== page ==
Survivor Pool Myth #3: Just Survive The Early Season, Then Figure It Out
In survivor, you cannot just fall for the notion that winning this week is all that matters. You have to think about the entire season.
Drew Brees is in Win Now mode in his 40's (Photo by Matthew Maxey/Icon Sportswire)
You will hear plenty of advice about taking the best teams early to survive, and not worrying about saving them. After all, you have to survive the first part of the season in order to win a Survivor pool.
This advice ignores the impact of how other entries are picking teams, and also gives no regard for the future. But does it hold up?
Let’s talk about why you do not want to fall for this myth.
Even the Safest Choices are Riskier Than You Think
Often, in Survivor pools, the dropoff in safety, as measured by win odds, from the most popular choice in a week to a relatively unpopular option, can be small. Further, you are typically an underdog to just make it through the first four weeks, even if you take the highest win odds option available each week. If the team you pick each week had an 80% chance of winning, you would have only a 41% chance of still being alive after Week 4.
For example, using money-line-based win odds data from Survivor Grid for the 2010 to 2019 seasons, we can see how far you would have survived if you had employed a strategy of using the highest win odds team available to you each week, and ignored both Future Value and pick popularity.
- 2 Week 1 losses
- 2 Week 2 losses
- 1 Week 3 loss (so half of entries would be gone by this point)
- 1 Week 4 loss
- 1 Week 5 loss
- 1 Week 6 loss
- 2 Week 10 losses
You would have been eliminated by Week 10 in all 10 seasons.
Advancing in Survivor pools is hard. The odds may be in your favor by taking favorites in any given week, but advancing several weeks, even when taking teams with the highest win odds, is not likely.
If You Take the Safest Choices Early, You Are Usually Following the Crowd
If you are among those that buy the myth that you just need to worry about using the best teams now to survive, you are not alone. When all teams are typically available early in the year, the highest win odds choices are also often the most popular choices.
So employing a strategy of just taking the best, safest teams early means you are following the crowd.
We’ve written about how long Survivor Pools should be expected to last, based on pool size. If you are in a larger pool of 100 or more entries, the average expectation should be that you will need to get near the end of the season, if not all the way through 17 weeks.
For a 50-entry pool, that average expectation is that it will last until about Week 14. For a 25-entry, until about Week 12. And even for a very small pool with just 10 entries, the average expectation, based on weekly survival rates in the last decade, is that it will go until about Week 9.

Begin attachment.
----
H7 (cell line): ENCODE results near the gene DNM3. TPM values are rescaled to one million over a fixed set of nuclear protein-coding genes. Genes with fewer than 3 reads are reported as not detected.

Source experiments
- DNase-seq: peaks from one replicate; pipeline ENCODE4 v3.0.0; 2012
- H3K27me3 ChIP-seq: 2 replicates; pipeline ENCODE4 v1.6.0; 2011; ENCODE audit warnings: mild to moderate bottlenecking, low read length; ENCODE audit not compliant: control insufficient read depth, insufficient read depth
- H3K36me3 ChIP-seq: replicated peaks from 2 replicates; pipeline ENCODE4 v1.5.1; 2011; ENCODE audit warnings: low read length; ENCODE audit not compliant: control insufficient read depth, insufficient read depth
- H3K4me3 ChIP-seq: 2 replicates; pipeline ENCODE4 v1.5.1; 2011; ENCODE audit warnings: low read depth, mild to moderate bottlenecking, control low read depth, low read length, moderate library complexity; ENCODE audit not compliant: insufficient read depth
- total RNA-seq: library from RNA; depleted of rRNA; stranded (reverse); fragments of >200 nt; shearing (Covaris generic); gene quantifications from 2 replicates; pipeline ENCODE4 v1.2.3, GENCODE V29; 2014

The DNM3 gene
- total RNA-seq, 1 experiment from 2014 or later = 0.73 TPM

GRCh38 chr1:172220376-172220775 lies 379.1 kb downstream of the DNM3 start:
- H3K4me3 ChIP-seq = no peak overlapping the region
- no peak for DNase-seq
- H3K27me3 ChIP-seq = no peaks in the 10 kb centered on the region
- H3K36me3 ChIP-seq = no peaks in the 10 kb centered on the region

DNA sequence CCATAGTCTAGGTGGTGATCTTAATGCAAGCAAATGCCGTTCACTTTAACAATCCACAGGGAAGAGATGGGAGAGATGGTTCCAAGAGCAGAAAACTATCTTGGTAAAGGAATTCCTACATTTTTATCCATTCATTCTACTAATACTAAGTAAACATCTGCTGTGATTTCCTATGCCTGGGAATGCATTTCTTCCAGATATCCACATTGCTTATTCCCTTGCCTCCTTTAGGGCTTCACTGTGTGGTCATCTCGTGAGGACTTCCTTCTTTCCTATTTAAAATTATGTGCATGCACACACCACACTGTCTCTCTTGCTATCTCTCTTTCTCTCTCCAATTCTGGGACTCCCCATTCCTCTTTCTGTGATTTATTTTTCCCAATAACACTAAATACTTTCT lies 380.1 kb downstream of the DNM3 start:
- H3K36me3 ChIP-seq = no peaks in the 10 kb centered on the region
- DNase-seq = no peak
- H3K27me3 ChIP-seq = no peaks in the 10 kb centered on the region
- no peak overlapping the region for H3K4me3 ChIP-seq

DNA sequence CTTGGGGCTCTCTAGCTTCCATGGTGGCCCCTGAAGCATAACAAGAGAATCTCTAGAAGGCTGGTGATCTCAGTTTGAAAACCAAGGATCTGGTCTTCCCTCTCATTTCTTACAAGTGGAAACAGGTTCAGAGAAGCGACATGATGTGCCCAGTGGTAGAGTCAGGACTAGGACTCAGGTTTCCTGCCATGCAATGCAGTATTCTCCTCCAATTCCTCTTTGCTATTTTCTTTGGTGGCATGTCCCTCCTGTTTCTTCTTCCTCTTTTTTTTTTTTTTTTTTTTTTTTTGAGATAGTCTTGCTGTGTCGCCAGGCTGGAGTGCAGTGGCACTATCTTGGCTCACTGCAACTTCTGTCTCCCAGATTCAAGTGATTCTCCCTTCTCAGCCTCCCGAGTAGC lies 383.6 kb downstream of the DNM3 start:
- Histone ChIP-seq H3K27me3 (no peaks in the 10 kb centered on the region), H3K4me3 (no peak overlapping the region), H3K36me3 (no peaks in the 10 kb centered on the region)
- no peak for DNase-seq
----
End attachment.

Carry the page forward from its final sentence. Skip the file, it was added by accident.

Now, those are average expectations, and certainly individual pools can go shorter or longer. However, if you are following the crowd and going with the popular choices … and you survive … then that means more entries are surviving along with you and the pool should be expected to go longer.
So either way, you are going to have to take some teams that are not popular at some point to have a chance to win the pool.
If You Take the Safest, Most Popular Choices Early, You Take More Risks Late
Let’s turn back to those actual results from 2010 to 2019 and see what happens if you pick teams by just taking the safest available option possible each week, without consideration for pick popularity and future value.
Here’s how often you would have taken the safest option (1st in win odds), second safest (2nd in win odds), etc. for each week of the season (you can’t take the safest option every week because in some weeks you’ve already used that team):
|Week||1st in Win Odds||2nd in Win Odds||3rd in Win Odds||4th in Win Odds||5th in Win Odds||Win Odds outside Top 5|
Early on, you can take the best available option and still get the top team by win odds most weeks. But by mid-season, that starts to change. By Week 11, more than half your picks would be outside the top 2 in win odds. In Week 14 or later, an entry that started by playing it safe and taking the best teams would have more weeks where they had to take a team outside the top 3 options in win odds (60% of the time) than still be able to pick the safest team by win odds (5% of the time). Not only that, but any team still available who had the highest win odds would also tend to be very popular.
You simply cannot get through a full season of Survivor by taking the safest option each week, because some teams are the safest option in more than one week. On average, over the last decade, you could have taken the best win odds option in only 7.7 weeks, and one of the top two options in 11.3 weeks. Roughly one-third of the time, you would have to take someone else to get through a season.
Buying into the myth that you should play it safe early means you take more risks late. You would also tend to follow the crowd in both instances, selecting the safest options when they are most popular, and also being forced into other options that are popular because they are the best available to those that did not plan ahead.
The better strategy is to realize that you are going to have to find value to win a pool. If you are willing to pounce on opportunities to diversify from the crowd if they present themselves early in the season, you can have the option of taking safer teams late, when they have excellent value.